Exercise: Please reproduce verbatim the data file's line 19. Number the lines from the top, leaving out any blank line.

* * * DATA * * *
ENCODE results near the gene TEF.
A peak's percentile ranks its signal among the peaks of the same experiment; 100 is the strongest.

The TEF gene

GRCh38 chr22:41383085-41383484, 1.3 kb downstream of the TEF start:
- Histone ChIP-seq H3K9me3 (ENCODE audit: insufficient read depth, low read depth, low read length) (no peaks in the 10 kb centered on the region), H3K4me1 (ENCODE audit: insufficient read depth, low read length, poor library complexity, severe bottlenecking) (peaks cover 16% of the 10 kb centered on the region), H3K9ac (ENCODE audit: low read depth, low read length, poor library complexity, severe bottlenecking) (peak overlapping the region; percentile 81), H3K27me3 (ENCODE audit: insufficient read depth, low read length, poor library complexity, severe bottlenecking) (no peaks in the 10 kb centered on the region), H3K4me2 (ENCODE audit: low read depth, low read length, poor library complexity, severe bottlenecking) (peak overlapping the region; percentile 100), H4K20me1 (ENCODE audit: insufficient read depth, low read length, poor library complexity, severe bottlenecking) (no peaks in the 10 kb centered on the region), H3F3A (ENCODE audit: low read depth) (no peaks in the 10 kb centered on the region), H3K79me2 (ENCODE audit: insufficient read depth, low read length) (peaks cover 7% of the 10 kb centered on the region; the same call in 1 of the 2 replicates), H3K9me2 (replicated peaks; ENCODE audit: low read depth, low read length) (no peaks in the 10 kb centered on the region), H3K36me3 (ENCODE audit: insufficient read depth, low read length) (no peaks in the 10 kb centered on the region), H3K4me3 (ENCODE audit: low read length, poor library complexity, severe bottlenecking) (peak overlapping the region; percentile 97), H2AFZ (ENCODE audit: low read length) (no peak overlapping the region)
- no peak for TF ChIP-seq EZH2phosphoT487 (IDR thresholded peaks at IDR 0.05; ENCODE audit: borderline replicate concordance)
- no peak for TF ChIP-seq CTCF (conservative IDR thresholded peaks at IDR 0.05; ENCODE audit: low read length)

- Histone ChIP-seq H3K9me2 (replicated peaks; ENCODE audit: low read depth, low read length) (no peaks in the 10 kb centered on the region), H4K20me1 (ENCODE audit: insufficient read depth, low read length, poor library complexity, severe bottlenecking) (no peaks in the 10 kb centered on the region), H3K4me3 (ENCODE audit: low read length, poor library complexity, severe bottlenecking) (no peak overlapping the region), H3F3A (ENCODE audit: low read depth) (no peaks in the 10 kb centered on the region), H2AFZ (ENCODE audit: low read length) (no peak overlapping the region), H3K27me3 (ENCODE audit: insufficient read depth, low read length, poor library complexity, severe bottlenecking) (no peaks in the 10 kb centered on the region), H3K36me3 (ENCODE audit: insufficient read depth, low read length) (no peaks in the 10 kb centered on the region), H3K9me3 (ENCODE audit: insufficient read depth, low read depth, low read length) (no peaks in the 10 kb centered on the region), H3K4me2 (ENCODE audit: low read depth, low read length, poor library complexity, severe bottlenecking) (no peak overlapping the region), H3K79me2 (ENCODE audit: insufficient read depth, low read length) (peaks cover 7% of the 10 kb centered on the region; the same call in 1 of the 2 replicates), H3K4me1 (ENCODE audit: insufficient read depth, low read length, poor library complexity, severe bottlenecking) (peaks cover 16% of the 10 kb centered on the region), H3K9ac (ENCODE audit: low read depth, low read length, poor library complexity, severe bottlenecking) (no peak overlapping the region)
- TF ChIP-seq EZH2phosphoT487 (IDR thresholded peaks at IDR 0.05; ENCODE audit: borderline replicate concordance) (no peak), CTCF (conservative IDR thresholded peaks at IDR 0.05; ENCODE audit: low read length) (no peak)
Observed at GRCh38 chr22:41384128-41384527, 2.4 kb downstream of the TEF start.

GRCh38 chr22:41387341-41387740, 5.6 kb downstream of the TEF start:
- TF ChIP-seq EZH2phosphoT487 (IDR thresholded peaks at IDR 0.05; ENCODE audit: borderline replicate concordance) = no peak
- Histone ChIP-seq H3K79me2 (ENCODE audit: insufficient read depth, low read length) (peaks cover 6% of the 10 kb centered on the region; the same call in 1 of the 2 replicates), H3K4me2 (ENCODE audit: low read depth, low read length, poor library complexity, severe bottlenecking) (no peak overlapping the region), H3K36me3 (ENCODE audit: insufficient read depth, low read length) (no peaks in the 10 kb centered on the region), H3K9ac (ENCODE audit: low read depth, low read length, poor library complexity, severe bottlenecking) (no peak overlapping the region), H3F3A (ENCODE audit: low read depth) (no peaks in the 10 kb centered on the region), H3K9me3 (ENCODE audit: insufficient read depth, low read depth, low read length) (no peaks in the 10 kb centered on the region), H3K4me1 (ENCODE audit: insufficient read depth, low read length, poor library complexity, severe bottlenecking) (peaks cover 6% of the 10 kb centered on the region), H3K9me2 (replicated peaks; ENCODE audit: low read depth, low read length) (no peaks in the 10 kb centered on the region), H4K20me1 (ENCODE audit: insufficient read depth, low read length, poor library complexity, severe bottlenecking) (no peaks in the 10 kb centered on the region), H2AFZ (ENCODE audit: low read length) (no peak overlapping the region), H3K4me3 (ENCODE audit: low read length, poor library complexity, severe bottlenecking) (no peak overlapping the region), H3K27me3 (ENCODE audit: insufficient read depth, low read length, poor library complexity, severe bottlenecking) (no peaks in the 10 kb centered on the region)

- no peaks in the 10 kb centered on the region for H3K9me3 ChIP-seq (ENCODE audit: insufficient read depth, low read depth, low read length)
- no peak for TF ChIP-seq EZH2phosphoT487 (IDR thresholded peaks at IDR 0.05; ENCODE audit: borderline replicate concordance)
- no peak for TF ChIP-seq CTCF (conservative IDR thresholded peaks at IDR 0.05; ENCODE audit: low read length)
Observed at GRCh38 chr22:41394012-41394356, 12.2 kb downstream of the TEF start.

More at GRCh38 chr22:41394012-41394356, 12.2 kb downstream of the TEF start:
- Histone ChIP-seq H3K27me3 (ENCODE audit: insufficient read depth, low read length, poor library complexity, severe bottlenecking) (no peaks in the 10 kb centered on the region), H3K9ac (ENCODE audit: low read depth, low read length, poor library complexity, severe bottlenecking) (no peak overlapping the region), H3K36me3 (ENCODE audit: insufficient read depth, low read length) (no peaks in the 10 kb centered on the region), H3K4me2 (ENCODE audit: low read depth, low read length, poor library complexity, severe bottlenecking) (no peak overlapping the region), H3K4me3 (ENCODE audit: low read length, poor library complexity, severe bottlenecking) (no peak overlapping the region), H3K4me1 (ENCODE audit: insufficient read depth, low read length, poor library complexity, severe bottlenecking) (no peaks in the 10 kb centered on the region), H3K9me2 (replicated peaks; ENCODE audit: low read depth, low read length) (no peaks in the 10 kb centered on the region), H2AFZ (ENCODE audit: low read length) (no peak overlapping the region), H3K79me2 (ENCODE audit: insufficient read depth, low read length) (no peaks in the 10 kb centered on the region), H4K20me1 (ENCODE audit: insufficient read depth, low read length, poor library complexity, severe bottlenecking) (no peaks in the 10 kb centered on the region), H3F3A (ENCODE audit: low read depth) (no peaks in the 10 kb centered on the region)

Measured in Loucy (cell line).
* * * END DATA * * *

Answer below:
- Histone ChIP-seq H3K27me3 (ENCODE audit: insufficient read depth, low read length, poor library complexity, severe bottlenecking) (no peaks in the 10 kb centered on the region), H3K9ac (ENCODE audit: low read depth, low read length, poor library complexity, severe bottlenecking) (no peak overlapping the region), H3K36me3 (ENCODE audit: insufficient read depth, low read length) (no peaks in the 10 kb centered on the region), H3K4me2 (ENCODE audit: low read depth, low read length, poor library complexity, severe bottlenecking) (no peak overlapping the region), H3K4me3 (ENCODE audit: low read length, poor library complexity, severe bottlenecking) (no peak overlapping the region), H3K4me1 (ENCODE audit: insufficient read depth, low read length, poor library complexity, severe bottlenecking) (no peaks in the 10 kb centered on the region), H3K9me2 (replicated peaks; ENCODE audit: low read depth, low read length) (no peaks in the 10 kb centered on the region), H2AFZ (ENCODE audit: low read length) (no peak overlapping the region), H3K79me2 (ENCODE audit: insufficient read depth, low read length) (no peaks in the 10 kb centered on the region), H4K20me1 (ENCODE audit: insufficient read depth, low read length, poor library complexity, severe bottlenecking) (no peaks in the 10 kb centered on the region), H3F3A (ENCODE audit: low read depth) (no peaks in the 10 kb centered on the region)